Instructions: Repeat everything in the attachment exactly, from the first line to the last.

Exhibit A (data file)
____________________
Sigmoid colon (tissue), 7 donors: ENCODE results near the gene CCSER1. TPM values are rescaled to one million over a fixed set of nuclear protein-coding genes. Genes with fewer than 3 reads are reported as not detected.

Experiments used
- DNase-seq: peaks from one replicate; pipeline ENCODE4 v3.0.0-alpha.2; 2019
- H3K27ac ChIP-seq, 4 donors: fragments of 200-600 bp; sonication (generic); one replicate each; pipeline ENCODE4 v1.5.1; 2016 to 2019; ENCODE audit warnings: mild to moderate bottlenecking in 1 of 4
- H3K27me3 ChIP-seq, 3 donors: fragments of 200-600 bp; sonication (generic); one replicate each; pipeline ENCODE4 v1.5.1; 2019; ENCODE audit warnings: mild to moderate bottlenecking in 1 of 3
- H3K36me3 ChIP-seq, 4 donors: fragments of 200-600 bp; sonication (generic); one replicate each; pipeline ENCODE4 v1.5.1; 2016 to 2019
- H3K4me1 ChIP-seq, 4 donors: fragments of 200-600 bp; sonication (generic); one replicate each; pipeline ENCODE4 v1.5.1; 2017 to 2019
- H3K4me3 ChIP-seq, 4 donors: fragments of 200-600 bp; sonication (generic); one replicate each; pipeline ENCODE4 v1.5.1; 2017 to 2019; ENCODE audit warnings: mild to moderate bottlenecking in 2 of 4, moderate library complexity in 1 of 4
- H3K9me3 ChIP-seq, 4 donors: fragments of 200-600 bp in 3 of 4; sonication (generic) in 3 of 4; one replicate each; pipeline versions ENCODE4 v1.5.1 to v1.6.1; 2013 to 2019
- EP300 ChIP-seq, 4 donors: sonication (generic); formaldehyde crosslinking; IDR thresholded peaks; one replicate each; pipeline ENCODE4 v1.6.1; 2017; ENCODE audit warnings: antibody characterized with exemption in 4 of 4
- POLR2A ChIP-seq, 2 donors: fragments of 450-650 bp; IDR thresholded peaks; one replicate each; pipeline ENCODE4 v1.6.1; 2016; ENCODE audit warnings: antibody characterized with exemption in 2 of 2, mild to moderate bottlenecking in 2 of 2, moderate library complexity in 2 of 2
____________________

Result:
Sigmoid colon (tissue), 7 donors: ENCODE results near the gene CCSER1. TPM values are rescaled to one million over a fixed set of nuclear protein-coding genes. Genes with fewer than 3 reads are reported as not detected.

Experiments used
- DNase-seq: peaks from one replicate; pipeline ENCODE4 v3.0.0-alpha.2; 2019
- H3K27ac ChIP-seq, 4 donors: fragments of 200-600 bp; sonication (generic); one replicate each; pipeline ENCODE4 v1.5.1; 2016 to 2019; ENCODE audit warnings: mild to moderate bottlenecking in 1 of 4
- H3K27me3 ChIP-seq, 3 donors: fragments of 200-600 bp; sonication (generic); one replicate each; pipeline ENCODE4 v1.5.1; 2019; ENCODE audit warnings: mild to moderate bottlenecking in 1 of 3
- H3K36me3 ChIP-seq, 4 donors: fragments of 200-600 bp; sonication (generic); one replicate each; pipeline ENCODE4 v1.5.1; 2016 to 2019
- H3K4me1 ChIP-seq, 4 donors: fragments of 200-600 bp; sonication (generic); one replicate each; pipeline ENCODE4 v1.5.1; 2017 to 2019
- H3K4me3 ChIP-seq, 4 donors: fragments of 200-600 bp; sonication (generic); one replicate each; pipeline ENCODE4 v1.5.1; 2017 to 2019; ENCODE audit warnings: mild to moderate bottlenecking in 2 of 4, moderate library complexity in 1 of 4
- H3K9me3 ChIP-seq, 4 donors: fragments of 200-600 bp in 3 of 4; sonication (generic) in 3 of 4; one replicate each; pipeline versions ENCODE4 v1.5.1 to v1.6.1; 2013 to 2019
- EP300 ChIP-seq, 4 donors: sonication (generic); formaldehyde crosslinking; IDR thresholded peaks; one replicate each; pipeline ENCODE4 v1.6.1; 2017; ENCODE audit warnings: antibody characterized with exemption in 4 of 4
- POLR2A ChIP-seq, 2 donors: fragments of 450-650 bp; IDR thresholded peaks; one replicate each; pipeline ENCODE4 v1.6.1; 2016; ENCODE audit warnings: antibody characterized with exemption in 2 of 2, mild to moderate bottlenecking in 2 of 2, moderate library complexity in 2 of 2